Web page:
The government shutdown means you can’t see Charline von Heyl’s first-class retrospective at the Hirshhorn. But consider this substitute: the double life her paintings live online.
Author Archives: JASON FARAGO
A pivotal report calls for thousands of artworks to leave French museums and return to West Africa. An artist, a historian and a philosopher debate what should happen — and what these objects could mean to young Africans who have never seen them.
He was one of the most acclaimed — and confounding — architects of the 1960s; then his reputation tanked. But Rudolph’s concrete and Plexiglas buildings are winning new love.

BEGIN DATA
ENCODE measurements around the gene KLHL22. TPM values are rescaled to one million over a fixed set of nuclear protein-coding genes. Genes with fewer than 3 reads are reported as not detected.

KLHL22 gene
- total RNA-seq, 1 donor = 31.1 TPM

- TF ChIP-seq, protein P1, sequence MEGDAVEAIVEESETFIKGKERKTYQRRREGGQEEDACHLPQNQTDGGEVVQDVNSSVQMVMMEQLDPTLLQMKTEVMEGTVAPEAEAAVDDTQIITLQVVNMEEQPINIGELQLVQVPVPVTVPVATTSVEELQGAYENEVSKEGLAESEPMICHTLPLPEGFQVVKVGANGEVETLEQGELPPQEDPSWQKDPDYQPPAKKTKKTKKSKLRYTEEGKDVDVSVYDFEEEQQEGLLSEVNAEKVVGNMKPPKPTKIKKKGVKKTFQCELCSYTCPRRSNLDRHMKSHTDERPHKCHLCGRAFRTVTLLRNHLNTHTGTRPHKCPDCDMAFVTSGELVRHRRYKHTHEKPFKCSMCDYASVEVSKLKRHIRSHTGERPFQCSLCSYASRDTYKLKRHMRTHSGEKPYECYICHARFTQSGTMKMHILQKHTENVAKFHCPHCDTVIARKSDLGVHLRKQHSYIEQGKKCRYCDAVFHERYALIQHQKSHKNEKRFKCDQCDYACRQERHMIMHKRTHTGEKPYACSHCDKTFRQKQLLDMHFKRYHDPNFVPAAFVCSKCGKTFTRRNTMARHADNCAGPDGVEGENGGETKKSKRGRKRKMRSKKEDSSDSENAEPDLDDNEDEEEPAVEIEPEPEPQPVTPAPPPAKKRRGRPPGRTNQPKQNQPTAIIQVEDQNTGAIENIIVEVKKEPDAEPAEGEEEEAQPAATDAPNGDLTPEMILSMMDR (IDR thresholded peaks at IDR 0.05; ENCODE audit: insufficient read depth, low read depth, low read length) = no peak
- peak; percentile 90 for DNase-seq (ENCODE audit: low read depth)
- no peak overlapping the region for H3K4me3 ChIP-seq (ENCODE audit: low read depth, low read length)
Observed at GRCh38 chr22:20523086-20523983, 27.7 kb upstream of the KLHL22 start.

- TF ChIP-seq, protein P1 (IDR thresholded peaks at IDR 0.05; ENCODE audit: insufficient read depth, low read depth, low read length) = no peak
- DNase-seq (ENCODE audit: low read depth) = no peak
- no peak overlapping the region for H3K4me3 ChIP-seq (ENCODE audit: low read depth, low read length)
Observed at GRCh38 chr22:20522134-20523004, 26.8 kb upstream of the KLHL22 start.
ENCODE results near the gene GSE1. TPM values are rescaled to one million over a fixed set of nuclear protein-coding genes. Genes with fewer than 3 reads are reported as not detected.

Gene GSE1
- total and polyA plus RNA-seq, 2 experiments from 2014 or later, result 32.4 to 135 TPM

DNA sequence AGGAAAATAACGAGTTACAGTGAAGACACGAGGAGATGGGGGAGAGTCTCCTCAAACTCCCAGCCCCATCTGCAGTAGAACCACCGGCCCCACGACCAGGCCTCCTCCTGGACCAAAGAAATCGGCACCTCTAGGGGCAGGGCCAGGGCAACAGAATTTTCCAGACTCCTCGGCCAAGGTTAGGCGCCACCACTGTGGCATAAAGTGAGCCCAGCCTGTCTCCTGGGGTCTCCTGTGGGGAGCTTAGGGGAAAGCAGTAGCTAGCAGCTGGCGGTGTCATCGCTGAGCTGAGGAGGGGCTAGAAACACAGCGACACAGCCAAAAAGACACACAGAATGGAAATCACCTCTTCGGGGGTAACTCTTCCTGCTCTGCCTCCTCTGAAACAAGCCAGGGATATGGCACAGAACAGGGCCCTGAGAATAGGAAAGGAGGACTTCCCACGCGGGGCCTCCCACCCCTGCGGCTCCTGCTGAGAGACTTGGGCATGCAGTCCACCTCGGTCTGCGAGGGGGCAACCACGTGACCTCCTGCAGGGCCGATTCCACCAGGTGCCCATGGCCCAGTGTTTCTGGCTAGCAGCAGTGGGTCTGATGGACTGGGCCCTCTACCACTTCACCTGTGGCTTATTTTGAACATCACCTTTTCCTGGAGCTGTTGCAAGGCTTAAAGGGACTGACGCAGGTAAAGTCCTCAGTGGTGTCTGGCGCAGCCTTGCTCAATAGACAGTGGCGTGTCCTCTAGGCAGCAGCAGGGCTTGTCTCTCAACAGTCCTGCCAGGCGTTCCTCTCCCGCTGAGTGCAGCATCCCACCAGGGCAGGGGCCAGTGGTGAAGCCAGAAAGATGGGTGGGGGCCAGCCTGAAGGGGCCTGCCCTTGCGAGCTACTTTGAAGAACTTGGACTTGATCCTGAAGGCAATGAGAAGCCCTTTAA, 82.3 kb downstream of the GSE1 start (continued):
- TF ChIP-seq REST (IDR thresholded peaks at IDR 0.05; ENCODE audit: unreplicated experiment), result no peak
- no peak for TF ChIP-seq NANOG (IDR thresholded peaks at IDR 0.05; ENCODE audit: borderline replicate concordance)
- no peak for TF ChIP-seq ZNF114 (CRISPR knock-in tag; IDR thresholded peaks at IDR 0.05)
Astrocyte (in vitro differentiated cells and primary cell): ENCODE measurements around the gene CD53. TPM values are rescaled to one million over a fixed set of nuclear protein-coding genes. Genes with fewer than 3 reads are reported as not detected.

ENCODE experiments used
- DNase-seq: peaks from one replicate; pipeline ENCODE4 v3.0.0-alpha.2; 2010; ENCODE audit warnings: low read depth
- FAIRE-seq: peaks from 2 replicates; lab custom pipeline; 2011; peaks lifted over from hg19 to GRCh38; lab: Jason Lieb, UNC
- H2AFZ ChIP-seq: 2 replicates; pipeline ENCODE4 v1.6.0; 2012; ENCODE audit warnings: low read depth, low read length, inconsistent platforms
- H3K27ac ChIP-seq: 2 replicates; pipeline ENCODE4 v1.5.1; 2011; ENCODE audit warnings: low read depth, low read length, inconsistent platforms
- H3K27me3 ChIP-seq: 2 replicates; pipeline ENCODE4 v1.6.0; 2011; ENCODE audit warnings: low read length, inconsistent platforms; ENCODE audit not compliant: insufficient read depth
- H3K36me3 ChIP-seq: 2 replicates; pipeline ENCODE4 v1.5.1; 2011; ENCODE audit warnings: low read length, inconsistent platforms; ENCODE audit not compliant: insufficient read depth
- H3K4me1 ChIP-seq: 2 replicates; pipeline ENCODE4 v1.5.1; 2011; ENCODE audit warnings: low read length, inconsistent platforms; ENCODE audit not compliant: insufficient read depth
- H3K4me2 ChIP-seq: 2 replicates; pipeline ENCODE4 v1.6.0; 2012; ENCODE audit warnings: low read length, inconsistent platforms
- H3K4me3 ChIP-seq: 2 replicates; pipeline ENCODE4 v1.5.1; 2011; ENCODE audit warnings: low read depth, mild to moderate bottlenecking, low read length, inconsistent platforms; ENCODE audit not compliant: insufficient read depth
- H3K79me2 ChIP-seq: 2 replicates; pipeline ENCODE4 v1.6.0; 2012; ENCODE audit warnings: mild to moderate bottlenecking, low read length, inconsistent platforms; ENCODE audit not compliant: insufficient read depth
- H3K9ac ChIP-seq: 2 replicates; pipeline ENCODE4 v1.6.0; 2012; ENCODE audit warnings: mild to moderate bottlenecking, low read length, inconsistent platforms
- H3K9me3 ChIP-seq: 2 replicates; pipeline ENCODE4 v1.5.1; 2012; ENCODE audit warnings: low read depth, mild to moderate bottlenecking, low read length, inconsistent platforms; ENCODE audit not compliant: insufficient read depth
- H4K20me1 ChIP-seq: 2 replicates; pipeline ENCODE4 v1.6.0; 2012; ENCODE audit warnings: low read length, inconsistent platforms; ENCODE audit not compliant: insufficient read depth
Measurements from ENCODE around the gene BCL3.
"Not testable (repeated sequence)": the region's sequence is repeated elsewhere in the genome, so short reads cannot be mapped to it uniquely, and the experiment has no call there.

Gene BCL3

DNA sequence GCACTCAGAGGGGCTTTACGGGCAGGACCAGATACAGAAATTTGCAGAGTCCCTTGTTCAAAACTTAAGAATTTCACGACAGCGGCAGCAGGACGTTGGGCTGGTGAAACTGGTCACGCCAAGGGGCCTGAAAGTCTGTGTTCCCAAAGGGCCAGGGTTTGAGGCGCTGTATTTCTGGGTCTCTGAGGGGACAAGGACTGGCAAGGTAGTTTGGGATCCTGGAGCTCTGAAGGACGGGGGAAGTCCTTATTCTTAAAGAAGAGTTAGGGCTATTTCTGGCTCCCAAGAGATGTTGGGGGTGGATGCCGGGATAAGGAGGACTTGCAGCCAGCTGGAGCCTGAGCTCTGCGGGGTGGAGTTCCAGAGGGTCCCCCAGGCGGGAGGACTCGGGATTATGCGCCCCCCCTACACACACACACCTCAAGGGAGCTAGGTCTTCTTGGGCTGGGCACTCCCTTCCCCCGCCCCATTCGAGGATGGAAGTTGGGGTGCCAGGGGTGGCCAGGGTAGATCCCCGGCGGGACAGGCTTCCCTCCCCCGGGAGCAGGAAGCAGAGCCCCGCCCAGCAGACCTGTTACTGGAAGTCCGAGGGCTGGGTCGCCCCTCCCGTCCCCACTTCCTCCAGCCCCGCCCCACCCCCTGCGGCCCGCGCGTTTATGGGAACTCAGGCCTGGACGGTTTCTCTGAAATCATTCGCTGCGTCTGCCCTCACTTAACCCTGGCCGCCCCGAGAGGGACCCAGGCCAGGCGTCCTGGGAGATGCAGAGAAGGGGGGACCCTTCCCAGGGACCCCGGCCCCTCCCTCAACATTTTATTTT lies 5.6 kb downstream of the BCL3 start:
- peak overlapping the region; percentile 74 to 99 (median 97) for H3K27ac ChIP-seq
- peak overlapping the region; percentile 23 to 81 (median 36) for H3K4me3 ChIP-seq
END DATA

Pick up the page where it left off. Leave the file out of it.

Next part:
A fiercely beautiful historical pageant by the South African artist William Kentridge commemorates a million Africans who died in World War I.
Exhibitions of the work of Berthe Morisot and her teacher, Camille Corot, explore the changing images of women in late-19th-century France.
The museum leader had suggested he would retire after the expanded museum building opens in 2019. He will stay in his post for seven more years.
On the 500th anniversary of the painter’s birth, our critic set himself a challenge: to see all of Tintoretto’s major works, spread around Venice at 23 locations.
The British botanist Anna Atkins published her evocative cyanotypes of algae and seaweed 175 years ago. Now, the New York Public Library is celebrating her innovation.
Quentin Bajac will leave the Museum of Modern Art to run the Jeu de Paume, France’s national photography museum.